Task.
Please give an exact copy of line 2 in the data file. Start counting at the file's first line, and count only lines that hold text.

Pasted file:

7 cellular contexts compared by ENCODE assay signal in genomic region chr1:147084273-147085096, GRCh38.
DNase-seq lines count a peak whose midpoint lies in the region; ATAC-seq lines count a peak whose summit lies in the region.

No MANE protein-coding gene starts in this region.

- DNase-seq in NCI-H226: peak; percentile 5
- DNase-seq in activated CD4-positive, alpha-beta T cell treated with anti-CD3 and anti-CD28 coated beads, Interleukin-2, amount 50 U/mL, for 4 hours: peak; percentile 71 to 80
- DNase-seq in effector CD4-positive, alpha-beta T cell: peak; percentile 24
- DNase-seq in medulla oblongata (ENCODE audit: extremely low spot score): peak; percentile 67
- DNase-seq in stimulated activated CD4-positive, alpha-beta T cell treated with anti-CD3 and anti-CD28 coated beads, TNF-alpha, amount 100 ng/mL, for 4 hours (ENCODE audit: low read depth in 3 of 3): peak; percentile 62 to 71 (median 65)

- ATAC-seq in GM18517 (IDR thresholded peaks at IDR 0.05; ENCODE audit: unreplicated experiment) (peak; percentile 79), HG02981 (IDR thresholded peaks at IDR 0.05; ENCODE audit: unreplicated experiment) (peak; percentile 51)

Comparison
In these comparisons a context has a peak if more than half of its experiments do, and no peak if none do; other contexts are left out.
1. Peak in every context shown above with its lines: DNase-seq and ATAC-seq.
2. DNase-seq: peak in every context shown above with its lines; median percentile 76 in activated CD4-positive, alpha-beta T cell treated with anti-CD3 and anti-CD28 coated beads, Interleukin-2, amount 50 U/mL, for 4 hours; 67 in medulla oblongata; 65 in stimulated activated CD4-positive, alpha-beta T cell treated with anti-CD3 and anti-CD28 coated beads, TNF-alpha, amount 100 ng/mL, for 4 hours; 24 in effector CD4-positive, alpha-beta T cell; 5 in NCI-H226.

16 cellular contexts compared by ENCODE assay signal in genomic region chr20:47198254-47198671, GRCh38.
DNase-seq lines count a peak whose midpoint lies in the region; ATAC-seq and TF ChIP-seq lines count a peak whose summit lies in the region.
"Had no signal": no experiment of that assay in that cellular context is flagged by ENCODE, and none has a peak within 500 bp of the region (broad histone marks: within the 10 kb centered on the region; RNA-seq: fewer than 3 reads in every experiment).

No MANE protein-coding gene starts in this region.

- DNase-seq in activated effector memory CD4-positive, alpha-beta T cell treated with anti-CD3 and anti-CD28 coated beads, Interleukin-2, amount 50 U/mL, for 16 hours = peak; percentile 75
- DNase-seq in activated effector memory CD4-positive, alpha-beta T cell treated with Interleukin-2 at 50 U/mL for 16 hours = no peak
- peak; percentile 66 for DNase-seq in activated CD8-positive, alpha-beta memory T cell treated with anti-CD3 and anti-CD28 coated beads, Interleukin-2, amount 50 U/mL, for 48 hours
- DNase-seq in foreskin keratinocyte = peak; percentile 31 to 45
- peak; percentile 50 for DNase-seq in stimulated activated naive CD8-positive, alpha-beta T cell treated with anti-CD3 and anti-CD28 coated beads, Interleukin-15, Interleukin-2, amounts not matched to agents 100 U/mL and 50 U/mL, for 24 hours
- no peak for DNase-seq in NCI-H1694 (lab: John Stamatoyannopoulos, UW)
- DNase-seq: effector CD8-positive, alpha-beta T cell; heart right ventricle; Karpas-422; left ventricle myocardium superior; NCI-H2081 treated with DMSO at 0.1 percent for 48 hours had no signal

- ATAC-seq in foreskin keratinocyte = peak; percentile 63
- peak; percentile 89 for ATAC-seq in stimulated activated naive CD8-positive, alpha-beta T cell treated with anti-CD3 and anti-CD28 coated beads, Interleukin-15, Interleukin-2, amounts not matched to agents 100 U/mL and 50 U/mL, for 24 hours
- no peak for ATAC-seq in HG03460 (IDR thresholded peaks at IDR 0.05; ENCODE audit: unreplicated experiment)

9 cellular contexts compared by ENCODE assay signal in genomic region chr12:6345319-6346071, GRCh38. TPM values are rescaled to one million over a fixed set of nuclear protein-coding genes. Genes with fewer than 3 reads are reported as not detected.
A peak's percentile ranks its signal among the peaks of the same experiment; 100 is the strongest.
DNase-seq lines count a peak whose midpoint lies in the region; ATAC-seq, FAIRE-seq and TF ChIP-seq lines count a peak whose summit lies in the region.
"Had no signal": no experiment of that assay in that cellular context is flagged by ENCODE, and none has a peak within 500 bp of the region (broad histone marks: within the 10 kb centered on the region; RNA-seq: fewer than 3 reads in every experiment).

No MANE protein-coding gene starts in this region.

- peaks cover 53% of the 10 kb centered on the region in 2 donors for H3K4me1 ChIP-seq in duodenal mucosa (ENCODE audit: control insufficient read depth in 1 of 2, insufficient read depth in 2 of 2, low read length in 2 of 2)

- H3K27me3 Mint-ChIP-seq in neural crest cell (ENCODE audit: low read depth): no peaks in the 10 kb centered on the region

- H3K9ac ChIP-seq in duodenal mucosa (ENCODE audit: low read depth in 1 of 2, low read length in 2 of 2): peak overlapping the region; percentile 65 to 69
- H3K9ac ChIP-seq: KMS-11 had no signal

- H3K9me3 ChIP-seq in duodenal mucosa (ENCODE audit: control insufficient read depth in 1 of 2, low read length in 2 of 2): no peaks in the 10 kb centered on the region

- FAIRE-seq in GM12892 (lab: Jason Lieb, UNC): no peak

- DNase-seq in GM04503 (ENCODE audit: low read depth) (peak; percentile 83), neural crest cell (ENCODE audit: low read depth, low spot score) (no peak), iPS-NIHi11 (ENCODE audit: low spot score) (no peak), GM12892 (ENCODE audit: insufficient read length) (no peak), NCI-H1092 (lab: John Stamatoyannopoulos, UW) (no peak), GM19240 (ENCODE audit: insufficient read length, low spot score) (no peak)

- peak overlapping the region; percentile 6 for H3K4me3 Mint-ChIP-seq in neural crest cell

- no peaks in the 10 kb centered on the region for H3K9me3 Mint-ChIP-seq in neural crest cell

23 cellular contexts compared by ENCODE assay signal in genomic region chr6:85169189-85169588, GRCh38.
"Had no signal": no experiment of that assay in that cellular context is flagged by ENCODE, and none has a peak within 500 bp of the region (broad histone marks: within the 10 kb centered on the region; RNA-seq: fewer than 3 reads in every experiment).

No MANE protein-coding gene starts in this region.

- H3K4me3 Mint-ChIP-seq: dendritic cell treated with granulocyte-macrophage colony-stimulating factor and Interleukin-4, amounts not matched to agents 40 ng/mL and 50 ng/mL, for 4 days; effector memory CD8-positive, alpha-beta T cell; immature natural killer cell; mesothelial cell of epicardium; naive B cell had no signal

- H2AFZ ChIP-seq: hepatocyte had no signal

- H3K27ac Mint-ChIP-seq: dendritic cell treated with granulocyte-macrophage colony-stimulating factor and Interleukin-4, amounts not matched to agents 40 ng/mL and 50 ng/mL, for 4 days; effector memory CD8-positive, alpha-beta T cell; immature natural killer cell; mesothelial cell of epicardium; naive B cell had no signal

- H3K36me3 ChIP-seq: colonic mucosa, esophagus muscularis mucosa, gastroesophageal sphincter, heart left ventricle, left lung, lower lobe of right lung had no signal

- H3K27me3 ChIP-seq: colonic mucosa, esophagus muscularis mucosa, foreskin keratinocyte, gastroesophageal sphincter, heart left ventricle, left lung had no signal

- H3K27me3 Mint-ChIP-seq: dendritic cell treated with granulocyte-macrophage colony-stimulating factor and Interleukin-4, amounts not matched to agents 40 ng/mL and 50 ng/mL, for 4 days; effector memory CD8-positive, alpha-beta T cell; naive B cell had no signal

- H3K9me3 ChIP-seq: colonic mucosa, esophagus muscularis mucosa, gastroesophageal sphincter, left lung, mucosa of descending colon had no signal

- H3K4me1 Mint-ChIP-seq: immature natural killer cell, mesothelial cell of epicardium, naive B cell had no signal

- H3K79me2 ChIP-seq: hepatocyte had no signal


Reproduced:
DNase-seq lines count a peak whose midpoint lies in the region; ATAC-seq lines count a peak whose summit lies in the region.